Ancient Appetites is a pleasant surprise – for once, we have an engrossing YA read that isn’t about a soppy romance or poorly written action sequences in an illogical and ill-drawn world. Here, the plot is complex, the characters nuanced, and at heart we have a mystery to solve. The steampunk trappings are fascinating but don’t overwhelm in this odd, alternate universe Victorian Ireland. And although the first book comletes a solid arc, there is a series-long ‘what is up with this world’set of mysteries that need to be answered. It makes for a satisfying read but with great potential for where McGann will go next.
Story: The Wildensterns have a gift – advanced healing – that has allowed the clan to grow in power over the centuries. To prevent stagnation, murdering clan members for power plays is quite all right – as long as the rules are followed. But the warlike past that necessitated the Wildenstern ruthlessness is gone – and the latest batch of heirs aren’t really interested in offing each other. Until their eldest brother/cousin is murdered.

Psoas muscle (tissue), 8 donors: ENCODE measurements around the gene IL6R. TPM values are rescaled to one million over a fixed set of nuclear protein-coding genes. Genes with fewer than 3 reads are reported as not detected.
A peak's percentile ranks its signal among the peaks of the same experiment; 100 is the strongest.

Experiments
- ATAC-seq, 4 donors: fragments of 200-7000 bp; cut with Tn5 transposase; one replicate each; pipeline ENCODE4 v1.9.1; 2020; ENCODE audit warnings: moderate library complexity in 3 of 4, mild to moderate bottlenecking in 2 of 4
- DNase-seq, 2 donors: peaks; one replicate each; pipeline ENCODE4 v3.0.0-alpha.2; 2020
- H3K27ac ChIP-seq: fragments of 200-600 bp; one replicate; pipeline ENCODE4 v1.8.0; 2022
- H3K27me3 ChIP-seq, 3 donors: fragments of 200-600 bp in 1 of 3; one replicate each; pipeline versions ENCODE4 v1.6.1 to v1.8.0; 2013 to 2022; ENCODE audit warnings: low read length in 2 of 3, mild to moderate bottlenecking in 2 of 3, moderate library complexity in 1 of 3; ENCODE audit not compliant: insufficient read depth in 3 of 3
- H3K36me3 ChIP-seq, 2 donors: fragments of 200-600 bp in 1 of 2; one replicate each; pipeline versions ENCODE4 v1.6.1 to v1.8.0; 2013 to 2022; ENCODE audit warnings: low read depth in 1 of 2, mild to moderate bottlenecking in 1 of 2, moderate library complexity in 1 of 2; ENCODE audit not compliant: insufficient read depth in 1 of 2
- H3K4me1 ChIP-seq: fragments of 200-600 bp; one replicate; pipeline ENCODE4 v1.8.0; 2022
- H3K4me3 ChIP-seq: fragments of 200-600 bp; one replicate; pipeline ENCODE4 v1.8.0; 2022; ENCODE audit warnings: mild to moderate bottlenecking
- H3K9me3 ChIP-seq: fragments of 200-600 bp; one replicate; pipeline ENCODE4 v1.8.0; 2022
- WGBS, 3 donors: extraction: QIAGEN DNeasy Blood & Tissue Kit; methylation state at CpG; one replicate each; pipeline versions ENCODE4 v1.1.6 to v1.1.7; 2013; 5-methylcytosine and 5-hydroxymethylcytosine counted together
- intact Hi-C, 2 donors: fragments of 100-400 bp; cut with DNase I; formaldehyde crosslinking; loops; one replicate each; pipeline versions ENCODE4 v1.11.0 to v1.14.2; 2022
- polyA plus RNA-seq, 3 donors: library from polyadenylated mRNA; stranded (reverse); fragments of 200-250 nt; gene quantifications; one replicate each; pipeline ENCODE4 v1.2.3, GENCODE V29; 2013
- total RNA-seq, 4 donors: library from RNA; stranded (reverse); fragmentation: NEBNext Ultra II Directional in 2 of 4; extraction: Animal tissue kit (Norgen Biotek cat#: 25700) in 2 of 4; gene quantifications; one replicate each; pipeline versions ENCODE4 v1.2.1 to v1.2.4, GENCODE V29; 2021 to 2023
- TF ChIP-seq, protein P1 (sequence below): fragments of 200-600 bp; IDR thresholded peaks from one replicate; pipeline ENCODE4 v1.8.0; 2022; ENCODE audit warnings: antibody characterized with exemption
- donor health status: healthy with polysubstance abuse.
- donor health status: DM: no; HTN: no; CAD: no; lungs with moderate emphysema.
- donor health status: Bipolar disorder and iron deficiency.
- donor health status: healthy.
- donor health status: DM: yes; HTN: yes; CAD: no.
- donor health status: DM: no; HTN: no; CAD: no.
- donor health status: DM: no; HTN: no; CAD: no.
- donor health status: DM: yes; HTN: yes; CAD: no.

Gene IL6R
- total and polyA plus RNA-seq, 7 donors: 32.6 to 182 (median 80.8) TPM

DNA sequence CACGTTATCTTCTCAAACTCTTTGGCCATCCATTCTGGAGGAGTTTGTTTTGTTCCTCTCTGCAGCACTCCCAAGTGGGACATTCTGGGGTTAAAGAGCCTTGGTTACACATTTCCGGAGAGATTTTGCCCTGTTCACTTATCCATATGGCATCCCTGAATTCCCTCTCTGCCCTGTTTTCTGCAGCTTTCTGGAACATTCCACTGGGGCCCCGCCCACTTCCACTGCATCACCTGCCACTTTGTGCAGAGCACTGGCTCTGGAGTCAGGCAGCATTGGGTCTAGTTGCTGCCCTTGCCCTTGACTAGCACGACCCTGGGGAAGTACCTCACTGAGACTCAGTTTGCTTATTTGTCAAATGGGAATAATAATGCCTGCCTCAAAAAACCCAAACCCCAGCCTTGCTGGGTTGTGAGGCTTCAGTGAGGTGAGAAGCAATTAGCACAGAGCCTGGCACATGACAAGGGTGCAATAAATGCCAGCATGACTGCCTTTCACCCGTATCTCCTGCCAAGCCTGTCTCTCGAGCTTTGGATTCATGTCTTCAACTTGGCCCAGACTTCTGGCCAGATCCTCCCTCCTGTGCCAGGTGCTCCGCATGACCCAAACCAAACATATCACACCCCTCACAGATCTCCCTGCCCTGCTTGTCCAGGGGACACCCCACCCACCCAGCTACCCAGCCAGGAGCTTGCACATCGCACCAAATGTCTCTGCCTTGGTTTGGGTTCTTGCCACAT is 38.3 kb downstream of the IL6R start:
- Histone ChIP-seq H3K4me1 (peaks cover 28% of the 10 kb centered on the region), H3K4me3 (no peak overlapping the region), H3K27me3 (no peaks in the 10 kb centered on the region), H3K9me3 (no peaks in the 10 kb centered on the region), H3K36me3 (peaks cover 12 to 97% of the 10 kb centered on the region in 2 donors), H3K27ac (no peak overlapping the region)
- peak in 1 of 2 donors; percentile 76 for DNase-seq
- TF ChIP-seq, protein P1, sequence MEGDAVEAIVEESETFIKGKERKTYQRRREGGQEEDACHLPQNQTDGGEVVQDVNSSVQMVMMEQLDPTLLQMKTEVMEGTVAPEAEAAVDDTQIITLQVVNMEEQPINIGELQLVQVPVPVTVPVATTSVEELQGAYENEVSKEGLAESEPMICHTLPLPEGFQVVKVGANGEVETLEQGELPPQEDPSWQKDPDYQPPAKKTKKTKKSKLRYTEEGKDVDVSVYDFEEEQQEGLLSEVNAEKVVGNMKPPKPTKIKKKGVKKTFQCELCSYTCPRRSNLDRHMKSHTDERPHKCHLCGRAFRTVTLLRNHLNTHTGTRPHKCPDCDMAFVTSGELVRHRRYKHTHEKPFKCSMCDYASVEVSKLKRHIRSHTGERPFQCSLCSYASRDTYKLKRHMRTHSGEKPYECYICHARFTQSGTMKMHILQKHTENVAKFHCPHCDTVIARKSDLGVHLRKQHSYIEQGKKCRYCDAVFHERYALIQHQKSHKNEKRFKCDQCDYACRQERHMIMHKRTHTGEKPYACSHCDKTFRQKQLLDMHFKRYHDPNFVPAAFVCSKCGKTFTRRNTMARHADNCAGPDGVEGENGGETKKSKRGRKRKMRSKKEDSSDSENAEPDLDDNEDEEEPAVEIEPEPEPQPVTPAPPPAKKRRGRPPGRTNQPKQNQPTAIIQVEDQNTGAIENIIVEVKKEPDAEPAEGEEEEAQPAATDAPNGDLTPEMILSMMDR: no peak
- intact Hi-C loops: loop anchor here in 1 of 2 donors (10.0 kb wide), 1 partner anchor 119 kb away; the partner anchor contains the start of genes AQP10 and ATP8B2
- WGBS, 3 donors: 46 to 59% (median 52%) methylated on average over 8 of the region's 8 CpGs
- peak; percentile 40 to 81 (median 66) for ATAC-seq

The story starts innocuously enough – young Wildenstern cousins tracking a wild ‘engimal’ (a machine that is an alive animal) and taming it. That should give an idea of the very imaginative world building – which will include everything from medieval, blood thirsty relatives brought back to life, to walking toasters and rebellious tenants. Although we don’t really leave the Wildenstern manor for most of the book, we are given an ‘upstairs/downstairs’ set of POVs in the form of stableboy Francie (who is up to his neck in conspiracies and rebellions) and Nate, 18 year old son of the Wildenstern scion.
A story like this works only if we have interesting characters – and in lead narrator Nate (along with cousin Gerald and stableboy Francie), we have great POVs into this very different Ireland. Add in a fun group of side characters and we have a very serious yet very quirky steampunk infused world. Admittedly, I didn’t enjoy the Francie POV as much as the various Wildensterns siblings but had to laugh at the inane plots that were completely misinterpreted by the aristocrats. E.g., a simple robbery will end up being interpreted as a plot to assassinate most of the family – if only by pure chance and accident. It’s all very cleverly written and defies a lot of expectations as a result.
This is one trilogy I can’t wait to follow and see where this goes. Reviewed from an advance reader copy provided by the publisher.